Salivary Cortisol Levels as a Biological Marker of Stress Reaction
Academy of Medical Sciences of Bosnia and Herzegovina
Aim: To determine the validity and psychobiological significance of salivary cortisol as a biomarker of stress in the experiments. Results: Stress is defined as a state in which homeostasis is jeopardized by the action of various external and internal stressors. he effect of cortisol is made through specific receptors located in the cytoplasm of the target cells. Determining blood cortisol levels, which has been the most widely used method, is characterized by certain shortcomings. he process of taking blood samples from the vein is accompanied by additional stress, which results in falsely positive results. Another law is found in the fact that cortisol taken and measured from serum or plasma represents total cortisol, not the free, biologically active one. Cortisol response lags behind ACTH by 5-20 minutes, with peak blood levels achieved in 10-30 min. he transfer of cortisol from blood to saliva takes place rather quickly, within no more than 2-3 min. Conclusion: Although, the studies on correlation between saliva cortisol concentrations and free levels of this hormone in blood samples are lacking, salivary cortisol offer a novel approach in research of stress biomarkers with its ease of collection and potentially wide scope for application.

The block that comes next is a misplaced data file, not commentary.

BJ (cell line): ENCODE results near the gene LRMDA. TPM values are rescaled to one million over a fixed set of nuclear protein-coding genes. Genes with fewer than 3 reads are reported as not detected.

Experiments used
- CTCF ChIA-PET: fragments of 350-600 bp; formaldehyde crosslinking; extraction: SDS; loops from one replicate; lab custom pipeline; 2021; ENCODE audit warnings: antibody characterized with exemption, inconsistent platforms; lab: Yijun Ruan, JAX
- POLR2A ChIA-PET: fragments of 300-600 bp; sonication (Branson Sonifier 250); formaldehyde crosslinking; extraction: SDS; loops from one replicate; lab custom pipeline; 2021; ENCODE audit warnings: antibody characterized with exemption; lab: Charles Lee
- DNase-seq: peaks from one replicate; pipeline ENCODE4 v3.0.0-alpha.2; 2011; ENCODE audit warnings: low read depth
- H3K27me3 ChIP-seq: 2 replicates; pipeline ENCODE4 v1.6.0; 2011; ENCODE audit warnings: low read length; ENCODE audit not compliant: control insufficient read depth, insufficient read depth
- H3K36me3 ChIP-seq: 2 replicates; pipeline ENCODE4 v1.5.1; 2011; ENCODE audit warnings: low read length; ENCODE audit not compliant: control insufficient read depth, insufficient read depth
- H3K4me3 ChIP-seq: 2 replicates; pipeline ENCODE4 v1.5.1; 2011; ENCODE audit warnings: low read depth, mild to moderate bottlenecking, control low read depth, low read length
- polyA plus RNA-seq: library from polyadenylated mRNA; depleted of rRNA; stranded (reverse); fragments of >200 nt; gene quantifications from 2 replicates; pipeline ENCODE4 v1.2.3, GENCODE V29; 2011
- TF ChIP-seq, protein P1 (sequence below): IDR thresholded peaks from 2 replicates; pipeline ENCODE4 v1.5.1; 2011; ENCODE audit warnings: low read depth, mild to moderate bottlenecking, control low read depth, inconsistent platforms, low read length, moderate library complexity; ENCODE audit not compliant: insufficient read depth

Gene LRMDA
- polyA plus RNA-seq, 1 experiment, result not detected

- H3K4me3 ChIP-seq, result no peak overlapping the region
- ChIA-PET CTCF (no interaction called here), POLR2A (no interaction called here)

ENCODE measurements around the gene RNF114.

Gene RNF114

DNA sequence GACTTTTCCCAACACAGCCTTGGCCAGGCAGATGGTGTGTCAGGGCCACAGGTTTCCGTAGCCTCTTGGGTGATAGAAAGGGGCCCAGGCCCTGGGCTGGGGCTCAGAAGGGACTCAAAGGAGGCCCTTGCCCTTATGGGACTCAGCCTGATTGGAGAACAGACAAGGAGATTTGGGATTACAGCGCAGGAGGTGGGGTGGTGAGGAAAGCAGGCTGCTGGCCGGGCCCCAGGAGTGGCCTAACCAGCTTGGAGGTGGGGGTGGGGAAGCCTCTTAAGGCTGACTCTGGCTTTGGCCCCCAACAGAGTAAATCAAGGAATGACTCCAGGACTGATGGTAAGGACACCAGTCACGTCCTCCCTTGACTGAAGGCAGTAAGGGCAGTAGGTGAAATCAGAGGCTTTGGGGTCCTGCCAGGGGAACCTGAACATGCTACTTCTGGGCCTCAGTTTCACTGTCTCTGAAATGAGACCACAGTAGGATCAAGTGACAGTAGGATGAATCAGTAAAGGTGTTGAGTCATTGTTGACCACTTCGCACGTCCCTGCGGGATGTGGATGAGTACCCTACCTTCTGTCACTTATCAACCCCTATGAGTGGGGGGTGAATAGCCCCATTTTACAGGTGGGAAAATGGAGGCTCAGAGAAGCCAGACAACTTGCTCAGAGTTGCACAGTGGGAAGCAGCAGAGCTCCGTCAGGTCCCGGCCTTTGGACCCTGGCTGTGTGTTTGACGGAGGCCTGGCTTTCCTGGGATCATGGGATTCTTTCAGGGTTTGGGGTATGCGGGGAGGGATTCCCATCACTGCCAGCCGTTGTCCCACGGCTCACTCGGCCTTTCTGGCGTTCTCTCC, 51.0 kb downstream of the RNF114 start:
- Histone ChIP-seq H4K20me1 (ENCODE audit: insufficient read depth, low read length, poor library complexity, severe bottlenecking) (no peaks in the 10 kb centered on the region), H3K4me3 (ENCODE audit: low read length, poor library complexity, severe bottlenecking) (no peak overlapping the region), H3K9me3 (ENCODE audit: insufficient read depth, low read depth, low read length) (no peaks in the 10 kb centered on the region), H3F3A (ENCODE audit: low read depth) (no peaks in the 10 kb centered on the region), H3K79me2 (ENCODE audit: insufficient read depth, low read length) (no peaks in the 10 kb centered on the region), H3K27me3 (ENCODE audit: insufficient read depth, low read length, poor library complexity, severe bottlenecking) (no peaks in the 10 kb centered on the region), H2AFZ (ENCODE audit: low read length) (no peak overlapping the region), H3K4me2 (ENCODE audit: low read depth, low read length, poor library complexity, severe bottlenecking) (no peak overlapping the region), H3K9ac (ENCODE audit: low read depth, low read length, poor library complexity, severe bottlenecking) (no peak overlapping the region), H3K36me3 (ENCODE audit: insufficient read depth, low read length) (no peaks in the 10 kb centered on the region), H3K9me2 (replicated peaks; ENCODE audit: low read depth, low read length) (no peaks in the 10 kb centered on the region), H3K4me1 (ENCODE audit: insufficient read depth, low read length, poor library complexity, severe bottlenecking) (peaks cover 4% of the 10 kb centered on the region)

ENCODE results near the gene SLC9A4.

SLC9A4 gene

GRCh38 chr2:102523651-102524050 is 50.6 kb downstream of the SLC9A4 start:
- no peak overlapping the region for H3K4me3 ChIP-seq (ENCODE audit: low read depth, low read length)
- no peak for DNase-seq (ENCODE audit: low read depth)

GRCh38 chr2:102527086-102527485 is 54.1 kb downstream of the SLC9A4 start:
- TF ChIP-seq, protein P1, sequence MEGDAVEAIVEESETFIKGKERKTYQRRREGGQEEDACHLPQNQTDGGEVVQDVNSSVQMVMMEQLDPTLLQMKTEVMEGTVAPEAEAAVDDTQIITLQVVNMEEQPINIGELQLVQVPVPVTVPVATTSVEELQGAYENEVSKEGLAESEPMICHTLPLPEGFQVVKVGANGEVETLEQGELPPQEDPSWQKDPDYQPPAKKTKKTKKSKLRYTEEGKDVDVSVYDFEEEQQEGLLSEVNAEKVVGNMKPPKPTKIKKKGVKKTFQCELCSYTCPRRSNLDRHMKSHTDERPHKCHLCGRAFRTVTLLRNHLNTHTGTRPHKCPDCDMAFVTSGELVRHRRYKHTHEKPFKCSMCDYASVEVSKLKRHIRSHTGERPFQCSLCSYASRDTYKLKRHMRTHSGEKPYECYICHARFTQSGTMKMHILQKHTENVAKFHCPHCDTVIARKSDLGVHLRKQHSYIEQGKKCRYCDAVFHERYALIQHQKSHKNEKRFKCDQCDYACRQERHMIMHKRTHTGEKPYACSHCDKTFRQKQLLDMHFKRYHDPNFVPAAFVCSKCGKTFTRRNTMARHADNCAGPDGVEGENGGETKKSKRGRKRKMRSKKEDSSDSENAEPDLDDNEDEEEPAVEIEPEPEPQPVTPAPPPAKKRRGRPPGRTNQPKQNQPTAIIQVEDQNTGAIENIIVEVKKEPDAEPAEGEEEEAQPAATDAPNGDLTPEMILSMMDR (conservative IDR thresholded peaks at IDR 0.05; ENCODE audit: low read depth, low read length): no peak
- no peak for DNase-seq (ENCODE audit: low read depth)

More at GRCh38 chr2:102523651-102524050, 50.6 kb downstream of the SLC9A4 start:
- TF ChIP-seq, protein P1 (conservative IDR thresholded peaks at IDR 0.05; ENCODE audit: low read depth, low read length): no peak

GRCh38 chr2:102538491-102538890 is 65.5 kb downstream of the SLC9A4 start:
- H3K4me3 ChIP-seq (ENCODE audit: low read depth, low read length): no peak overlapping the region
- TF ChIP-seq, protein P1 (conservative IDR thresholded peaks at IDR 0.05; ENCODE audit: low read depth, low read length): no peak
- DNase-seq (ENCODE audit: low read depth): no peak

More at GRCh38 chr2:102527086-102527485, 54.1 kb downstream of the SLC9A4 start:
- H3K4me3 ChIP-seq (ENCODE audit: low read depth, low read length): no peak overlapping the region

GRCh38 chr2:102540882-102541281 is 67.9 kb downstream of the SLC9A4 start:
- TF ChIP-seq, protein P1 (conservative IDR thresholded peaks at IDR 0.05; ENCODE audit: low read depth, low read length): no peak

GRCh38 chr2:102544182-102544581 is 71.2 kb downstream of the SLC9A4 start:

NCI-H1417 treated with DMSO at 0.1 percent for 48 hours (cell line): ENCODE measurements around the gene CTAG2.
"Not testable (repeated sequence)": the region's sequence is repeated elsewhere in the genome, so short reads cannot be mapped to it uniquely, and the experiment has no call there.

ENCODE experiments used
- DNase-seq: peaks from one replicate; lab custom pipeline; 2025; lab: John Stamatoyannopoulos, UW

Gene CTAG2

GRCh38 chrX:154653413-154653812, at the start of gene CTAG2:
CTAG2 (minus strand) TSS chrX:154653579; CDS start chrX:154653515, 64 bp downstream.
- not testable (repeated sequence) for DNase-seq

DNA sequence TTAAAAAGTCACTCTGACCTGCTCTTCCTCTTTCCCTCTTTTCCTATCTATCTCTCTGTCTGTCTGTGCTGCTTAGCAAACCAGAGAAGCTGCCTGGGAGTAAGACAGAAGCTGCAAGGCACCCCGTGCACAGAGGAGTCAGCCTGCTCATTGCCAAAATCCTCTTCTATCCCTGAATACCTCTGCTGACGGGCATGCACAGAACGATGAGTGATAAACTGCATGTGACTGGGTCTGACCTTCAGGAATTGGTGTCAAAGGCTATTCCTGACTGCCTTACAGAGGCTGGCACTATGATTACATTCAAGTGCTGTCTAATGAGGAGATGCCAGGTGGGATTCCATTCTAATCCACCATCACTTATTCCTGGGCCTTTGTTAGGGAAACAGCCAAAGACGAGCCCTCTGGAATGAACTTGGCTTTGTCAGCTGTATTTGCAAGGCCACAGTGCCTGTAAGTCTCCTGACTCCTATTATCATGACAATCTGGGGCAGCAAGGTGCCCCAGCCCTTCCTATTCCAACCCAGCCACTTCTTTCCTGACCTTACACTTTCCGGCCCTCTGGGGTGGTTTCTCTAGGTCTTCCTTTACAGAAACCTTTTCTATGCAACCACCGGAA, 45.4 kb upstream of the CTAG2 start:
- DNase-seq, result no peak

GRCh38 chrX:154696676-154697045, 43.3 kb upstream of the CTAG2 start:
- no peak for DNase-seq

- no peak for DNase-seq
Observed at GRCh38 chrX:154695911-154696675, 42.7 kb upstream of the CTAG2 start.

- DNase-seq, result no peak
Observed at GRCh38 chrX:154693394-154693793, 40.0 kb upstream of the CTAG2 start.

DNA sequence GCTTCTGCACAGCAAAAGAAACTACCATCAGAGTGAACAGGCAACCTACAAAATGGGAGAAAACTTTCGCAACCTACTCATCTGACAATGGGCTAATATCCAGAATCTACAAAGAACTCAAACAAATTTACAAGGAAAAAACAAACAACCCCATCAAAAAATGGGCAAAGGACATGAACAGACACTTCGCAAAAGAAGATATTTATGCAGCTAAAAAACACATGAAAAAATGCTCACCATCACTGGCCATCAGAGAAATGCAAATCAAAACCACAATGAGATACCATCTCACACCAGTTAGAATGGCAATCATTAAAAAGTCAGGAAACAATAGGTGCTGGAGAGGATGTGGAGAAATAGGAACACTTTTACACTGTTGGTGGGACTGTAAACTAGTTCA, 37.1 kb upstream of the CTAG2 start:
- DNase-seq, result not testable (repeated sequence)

salivary cortisol, stress, biological marker